Teressa Sharma and Ladonna Wade break down in tears while Naomi Jones shares what it was like growing up in Waterford, a town where just 3% of the residents are black. Jacqueline Rabe Thomas / CtMirror.org
Naomi Jones speaks at a rally in Waterford Sunday. Jacqueline Rabe Thomas / CtMirror.org

When Naomi Jones graduated from Waterford High School three years ago, there were just three dozen black students in her school of 846 students. There was just one black teacher.

She felt isolated, she told a mostly white audience rallying outside Waterford’s town hall Sunday in support of the Black Lives Matter movement. For every one moment of joy she experienced, there were five racist comments that followed. One of her teachers told her she would never be a writer. Classmates would make fun of her hair. Others would make comments about her black skin.

“What I want is change,” she said. “Black children’s lives matter. … Check your heart. Have a conversation that makes you uncomfortable.”

Other black men and women who recently graduated high school in this primarily white shoreline town shared similar stories. Some of their mothers cried in the crowd while listening to their children recount what they went through.

Teressa Sharma and Ladonna Wade break down in tears while Naomi Jones shares what it was like growing up in Waterford, a town where just 3% of the residents are black. Jacqueline Rabe Thomas / CtMirror.org

Kobe Haley remembered being questioned trying to get into the recreation center as if he didn’t deserve to enter. His white friends never faced those questions, he said.

He was also regularly followed by the police in town, he said.

“Why does being a Waterford resident mean being white?” Haley asked the crowd. “Waterford police department: You’re not Border Patrol.”

The protestors walked to the town’s police headquarters and bowed on one knee for eight minutes and 46 seconds, the amount of time a police officer kneeled on George Floyd’s neck in Minneapolis on May 25, a death that was catalyst for the current Black Lives Matter protests.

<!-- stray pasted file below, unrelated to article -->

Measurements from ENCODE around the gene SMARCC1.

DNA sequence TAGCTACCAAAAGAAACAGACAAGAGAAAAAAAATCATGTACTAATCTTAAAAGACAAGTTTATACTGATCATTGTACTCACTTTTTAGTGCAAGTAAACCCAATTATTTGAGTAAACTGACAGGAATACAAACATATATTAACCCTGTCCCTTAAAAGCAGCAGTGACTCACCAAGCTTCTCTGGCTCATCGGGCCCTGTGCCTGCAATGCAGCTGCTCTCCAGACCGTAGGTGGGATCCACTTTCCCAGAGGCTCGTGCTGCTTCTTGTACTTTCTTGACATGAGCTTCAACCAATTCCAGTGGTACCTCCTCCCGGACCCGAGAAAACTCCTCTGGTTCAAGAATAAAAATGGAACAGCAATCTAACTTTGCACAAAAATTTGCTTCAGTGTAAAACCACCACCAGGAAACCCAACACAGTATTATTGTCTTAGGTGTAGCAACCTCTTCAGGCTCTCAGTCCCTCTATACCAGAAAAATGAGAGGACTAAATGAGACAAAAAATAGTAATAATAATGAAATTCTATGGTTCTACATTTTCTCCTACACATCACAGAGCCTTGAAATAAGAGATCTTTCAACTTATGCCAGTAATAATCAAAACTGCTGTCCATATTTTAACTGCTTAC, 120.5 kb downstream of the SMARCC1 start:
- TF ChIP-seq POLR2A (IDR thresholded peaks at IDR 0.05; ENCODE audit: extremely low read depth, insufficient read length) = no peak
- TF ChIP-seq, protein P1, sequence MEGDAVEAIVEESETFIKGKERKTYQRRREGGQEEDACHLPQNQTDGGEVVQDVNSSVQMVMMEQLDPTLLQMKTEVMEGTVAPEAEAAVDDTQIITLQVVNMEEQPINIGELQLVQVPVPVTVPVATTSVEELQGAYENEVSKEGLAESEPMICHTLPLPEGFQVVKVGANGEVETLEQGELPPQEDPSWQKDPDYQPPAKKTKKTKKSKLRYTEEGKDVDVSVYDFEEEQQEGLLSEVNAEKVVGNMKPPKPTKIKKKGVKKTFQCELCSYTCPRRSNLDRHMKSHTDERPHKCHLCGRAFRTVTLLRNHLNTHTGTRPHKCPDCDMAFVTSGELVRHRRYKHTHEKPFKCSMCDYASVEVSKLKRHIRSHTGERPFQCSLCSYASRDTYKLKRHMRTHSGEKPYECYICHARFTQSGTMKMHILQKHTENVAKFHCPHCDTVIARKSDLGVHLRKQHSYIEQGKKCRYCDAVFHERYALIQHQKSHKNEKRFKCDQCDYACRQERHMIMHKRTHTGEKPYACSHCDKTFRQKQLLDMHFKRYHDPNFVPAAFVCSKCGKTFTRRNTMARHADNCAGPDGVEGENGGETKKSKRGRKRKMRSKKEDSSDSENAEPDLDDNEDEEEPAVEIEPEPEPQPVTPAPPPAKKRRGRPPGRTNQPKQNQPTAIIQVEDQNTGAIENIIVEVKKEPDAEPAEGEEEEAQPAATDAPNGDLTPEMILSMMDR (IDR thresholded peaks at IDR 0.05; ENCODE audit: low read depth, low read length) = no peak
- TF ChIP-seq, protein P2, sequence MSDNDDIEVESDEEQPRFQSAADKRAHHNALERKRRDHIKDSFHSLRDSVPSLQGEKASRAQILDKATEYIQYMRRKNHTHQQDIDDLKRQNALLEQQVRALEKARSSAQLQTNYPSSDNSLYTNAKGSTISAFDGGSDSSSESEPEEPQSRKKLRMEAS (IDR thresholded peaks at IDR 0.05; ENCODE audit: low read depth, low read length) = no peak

While police from other towns joined protestors during the 8:46 kneel, no uniformed police did so in Waterford on Sunday.

Meanwhile, a hearse covered with stickers of names of black people killed by police officers rested nearby.

A hearse with some of the names of black men and women killed by the police. Jacqueline Rabe Thomas / CtMirror.org

Beyond Waterford, there were at least 10 other protests throughout the state Sunday, mostly in predominantly white towns, as the nation reacted to the death of yet another unarmed black man gunned down by police officers. Rayshard Brooks’s death in Atlanta was ruled a homicide on Sunday. There were protests in New Haven, as well as in front of the governor’s residence in Hartford and one in Gov. Ned Lamont’s hometown, Greenwich. Lamont did not attend any rallies this weekend, a spokesman said.

Back in Waterford, most of the 1,000 or so protest attendees wore face masks, a reminder of the ongoing health pandemic, which is disproportionately killing black people nationwide.

A protestor held a sign that read, “We are suffering from two pandemics: COVID-19 and racism.”

In Connecticut, black people are 2.5 times more likely to die from COVID-19 than white people. On Sunday, state officials announced 15 more people had died from the virus, two of them black residents. This brings the state’s total coronavirus death toll to 4,201. There are still 205 people hospitalized for the virus, a 28-person decrease from Saturday. Connecticut has seen 45,088 positive COVID-19 cases overall.

At the end of the protest in Waterford, Luther Wade held a megaphone and gave his mostly white audience orders.

“Vote. Hold your elected officials accountable,” he told them and then raised his voice: “No justice.”

The crowd responded, “No peace.”

Luther Wade chants “No Justice, No Peace” into a megaphone while leading the Black Lives Matter protest in Waterford Sunday. Jacqueline Rabe Thomas / CtMirror.org
Luther Wade chants “No Justice, No Peace” into a megaphone while leading the Black Lives Matter protest in Waterford Sunday. Jacqueline Rabe Thomas / CtMirror.org

Jacqueline Rabe Thomas

Jacqueline was CT Mirror’s Education and Housing Reporter, and an original member of the CT Mirror staff, joining shortly before our January 2010 launch. Her awards include the best-of-show Theodore A. Driscoll Investigative Award from the Connecticut Society of Professional Journalists in 2019 for reporting on inadequate inmate health care, first-place for investigative reporting from the New England Newspaper and Press Association in 2020 for reporting on housing segregation, and two first-place awards from the National Education Writers Association in 2012. She was selected for a prestigious, year-long Propublica Local Reporting Network grant in 2019, exploring a range of affordable and low-income housing issues. Before joining CT Mirror, Jacqueline was a reporter, online editor and website developer for The Washington Post Co.’s Maryland newspaper chains. Jacqueline received an undergraduate degree in journalism from Bowling Green State University and a master’s in public policy from Trinity College.

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